Against all instincts, inhale at the bottom of the troughs between waves. At the top of the waves there is relatively little water to buoy you, and your mouth and nose are invariably underwater. At each wave turn your face so the water slaps your cheek rather than your nose, eyes, and mouth.
While breathing, remember to keep your feet away from the riverbed. Keep your knees tucked or point your legs outward. Foot entrapment is one of the leading causes of drowning (right up there with sweepers).
Rivers are incredibly powerful. In water as shallow as knee deep you can get your feet trapped under a ledge or branch and be physically unable to pull your foot out. After a few minutes of entrapment, your knees begin to buckle under the relentless pressure, and you are forced into a kneeling position with your hands on the riverbed as you attempt to keep your head above water. In not much time your arms give out and you drown. I have gone through the foot entrapment drill under controlled environments (using rebar and webbing) a number of times and never get over how helpless you feel in such seemingly friendly water.
The USGS has developed a formula for determining safe wading conditions for government employees and civilian contractors. Multiply the depth (in feet) times the number of feet a stick drifts in a second. If the product is greater than 8, USGS warns people to stay out of the water. It seems to be a pretty reliable calculation when foot entrapment is an issue.
To free someone who is foot entrapped, simply wade in behind them and break the force of the current with your legs. If you reach the victim, try to get a rope or stick against his shins and, with a person on either end, move upstream. Self-rescue is limited to cutting the boots off your feet with a knife or pair of paramedic shears.
Sweepers like the one that pinned Marion's raft are every swimmer's nightmare. They are tough to negotiate and you only get one chance to do it right. If it is a log at water level you can do one of two things. Flip on your back and extend your legs downstream. If done right and with a little luck, you'll be able to stick the log and literally walk to shore with your body planing on the current. This is a good technique to practice in a safe spot with friends nearby. Once learned, it can be a very safe way to escape a normally lethal situation. [To view this and other survival techniques in action, see the Simms Wading Safety video with author Ralph Cutter and others at: flyfisherman.com/?p=6536. The Editor.]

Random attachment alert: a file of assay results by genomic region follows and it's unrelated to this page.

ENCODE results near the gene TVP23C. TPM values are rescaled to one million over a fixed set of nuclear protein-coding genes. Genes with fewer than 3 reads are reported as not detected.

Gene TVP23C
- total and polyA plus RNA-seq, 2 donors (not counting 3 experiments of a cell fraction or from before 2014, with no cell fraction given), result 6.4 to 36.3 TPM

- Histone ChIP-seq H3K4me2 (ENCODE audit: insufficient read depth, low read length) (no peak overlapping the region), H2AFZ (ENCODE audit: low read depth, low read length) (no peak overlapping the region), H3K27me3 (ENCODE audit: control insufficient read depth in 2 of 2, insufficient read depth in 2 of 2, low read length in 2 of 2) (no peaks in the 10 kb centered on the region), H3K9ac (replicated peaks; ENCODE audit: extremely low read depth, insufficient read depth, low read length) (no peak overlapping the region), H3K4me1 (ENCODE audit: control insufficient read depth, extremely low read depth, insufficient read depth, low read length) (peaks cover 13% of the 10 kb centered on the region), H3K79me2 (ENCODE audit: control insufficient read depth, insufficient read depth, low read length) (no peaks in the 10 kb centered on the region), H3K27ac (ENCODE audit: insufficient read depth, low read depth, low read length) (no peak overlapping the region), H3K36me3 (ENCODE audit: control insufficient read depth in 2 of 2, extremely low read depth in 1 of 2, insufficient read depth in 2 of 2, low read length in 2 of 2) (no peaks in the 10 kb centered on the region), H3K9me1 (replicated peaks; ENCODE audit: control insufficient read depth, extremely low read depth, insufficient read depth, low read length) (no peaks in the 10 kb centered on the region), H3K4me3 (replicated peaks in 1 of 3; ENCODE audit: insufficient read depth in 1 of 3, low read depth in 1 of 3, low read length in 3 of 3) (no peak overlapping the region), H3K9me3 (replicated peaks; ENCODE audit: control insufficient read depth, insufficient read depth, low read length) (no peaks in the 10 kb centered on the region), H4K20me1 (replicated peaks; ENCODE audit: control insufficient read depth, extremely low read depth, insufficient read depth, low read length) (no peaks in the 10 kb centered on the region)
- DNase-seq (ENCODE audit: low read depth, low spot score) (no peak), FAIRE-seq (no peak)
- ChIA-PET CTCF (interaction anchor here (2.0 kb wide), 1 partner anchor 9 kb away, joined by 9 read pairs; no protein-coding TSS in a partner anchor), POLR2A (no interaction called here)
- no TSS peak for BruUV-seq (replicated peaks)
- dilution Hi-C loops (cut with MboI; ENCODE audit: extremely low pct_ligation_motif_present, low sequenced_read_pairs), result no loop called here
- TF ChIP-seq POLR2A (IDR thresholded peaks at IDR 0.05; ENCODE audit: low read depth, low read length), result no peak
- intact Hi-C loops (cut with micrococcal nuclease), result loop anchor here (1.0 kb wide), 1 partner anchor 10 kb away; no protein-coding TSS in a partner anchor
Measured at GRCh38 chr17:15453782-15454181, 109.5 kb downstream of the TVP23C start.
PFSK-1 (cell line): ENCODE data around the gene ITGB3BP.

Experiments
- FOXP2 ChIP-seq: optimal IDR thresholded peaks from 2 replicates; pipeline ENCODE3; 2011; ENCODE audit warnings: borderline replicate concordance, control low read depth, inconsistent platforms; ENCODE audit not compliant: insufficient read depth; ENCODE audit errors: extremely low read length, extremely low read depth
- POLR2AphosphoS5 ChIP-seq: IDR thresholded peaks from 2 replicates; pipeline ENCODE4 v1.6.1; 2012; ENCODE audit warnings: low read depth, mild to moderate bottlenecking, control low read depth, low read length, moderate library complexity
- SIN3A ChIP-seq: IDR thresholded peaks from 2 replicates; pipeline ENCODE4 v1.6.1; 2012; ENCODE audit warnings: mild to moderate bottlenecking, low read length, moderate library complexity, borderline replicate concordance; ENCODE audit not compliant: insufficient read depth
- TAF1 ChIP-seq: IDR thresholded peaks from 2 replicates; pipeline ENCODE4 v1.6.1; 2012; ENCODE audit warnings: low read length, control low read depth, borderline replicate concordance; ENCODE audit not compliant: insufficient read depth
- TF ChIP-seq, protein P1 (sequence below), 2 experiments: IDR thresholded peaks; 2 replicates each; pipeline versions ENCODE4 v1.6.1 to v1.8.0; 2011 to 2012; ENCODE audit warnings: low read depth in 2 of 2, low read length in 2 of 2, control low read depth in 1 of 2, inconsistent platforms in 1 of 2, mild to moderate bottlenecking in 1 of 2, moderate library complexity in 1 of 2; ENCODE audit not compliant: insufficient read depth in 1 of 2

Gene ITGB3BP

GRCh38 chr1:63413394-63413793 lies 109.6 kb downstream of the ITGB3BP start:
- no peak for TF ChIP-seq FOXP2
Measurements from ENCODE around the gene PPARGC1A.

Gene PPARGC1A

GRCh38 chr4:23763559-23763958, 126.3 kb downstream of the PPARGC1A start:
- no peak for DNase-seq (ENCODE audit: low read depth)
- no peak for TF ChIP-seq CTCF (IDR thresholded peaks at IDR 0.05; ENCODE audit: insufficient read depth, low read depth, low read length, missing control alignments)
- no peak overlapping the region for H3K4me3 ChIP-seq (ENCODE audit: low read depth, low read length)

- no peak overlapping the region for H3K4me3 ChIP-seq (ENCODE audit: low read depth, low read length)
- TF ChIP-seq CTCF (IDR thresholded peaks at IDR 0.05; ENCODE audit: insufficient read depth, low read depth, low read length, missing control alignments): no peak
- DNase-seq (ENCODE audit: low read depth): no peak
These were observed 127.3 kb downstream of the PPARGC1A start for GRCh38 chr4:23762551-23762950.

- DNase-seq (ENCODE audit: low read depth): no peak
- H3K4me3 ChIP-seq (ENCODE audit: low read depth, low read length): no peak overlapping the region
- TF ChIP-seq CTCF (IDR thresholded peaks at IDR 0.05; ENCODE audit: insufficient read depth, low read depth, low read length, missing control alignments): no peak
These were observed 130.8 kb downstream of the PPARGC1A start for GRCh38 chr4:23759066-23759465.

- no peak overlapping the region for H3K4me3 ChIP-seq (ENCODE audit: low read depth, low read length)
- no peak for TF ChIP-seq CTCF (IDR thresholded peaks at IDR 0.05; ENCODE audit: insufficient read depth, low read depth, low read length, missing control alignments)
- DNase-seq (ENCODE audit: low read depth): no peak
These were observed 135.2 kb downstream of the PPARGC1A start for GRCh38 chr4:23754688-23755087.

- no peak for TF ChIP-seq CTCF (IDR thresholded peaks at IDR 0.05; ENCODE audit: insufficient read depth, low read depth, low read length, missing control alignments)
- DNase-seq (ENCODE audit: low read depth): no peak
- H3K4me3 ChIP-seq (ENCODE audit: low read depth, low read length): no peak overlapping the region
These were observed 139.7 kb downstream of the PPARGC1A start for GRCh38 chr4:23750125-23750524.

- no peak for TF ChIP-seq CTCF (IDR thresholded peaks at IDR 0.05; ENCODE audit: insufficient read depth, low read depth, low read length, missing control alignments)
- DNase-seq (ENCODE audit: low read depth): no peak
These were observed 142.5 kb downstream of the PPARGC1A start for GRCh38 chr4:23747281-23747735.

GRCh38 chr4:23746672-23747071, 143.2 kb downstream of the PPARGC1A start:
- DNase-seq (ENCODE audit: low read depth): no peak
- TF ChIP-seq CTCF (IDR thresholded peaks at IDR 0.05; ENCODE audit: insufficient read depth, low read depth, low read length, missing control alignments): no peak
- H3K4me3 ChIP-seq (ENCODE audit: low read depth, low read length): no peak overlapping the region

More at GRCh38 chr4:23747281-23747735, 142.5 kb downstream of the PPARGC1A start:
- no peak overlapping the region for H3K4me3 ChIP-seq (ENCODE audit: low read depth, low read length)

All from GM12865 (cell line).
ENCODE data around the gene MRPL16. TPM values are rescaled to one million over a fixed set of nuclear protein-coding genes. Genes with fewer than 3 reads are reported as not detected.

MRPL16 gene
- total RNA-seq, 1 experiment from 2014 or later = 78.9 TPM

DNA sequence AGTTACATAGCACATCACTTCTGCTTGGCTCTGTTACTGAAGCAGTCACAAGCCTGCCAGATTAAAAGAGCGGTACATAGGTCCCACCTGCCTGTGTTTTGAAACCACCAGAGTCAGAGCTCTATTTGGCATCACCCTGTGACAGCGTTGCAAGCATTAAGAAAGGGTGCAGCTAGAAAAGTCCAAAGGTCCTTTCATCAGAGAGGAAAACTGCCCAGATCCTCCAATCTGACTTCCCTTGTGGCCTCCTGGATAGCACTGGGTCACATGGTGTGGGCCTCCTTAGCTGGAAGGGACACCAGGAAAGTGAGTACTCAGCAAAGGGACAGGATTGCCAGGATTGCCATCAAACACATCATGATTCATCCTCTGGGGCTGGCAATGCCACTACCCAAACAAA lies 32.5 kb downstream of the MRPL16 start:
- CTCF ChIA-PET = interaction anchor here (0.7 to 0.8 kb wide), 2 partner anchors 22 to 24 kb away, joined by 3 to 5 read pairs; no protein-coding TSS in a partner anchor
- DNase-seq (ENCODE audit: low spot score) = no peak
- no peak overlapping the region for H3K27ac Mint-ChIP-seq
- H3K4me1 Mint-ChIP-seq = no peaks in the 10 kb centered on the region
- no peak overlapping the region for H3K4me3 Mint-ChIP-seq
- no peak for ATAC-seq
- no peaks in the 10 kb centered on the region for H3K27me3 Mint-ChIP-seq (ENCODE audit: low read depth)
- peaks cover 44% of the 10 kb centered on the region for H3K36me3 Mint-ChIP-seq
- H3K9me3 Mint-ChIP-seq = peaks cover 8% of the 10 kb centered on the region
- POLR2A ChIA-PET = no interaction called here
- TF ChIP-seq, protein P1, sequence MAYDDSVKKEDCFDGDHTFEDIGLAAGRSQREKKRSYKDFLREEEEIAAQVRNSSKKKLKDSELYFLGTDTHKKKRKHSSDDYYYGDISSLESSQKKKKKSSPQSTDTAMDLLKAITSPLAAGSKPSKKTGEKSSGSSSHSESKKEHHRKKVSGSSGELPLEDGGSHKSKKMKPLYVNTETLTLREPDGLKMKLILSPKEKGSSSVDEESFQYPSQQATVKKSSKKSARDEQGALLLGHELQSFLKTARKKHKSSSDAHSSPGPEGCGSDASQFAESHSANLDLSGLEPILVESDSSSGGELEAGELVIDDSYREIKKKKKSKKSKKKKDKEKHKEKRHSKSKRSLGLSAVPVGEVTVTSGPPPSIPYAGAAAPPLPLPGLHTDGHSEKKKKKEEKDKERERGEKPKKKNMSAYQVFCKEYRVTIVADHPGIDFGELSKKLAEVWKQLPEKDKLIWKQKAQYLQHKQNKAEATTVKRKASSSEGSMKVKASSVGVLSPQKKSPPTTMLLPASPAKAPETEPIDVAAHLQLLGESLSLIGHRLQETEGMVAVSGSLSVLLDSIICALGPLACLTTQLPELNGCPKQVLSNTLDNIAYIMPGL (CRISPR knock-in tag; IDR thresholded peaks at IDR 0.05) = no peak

The more traditional way to confront a sweeper is to swim as hard as you can toward it. At the last moment reach up as high as possible and while kicking furiously nonstop, climb up into the branches or kick up over the log. The trick is to never allow your feet to get swept under the log or sweeper. Once your legs get under the obstacle, there is little chance of fighting the hydraulics and getting out alive.
In boats, even while on calm lakes, I wear a PFD at all times. There are many options to choose from and I strongly suggest hunting for one that suits you. I don't always wear a PFD while wading, but I always assess the situation before I make my choice. In hazardous wading conditions such as in high-volume runoff or wading at night, I wear a PFD. Hopefully when the time comes for the next big swim, my education and training will kick in. With luck, I can keep my wits, hold my own, and cross my fingers—underwater.
Ralph and Lisa Cutter own and operate the California School of Fly Fishing in Truckee (flyline.com). Together they filmed and produced the DVD Bugs of the Underworld. Ralph is also author of Sierra Trout Guide and Fish Food, and creator of several popular fly patterns including the E/C Caddis.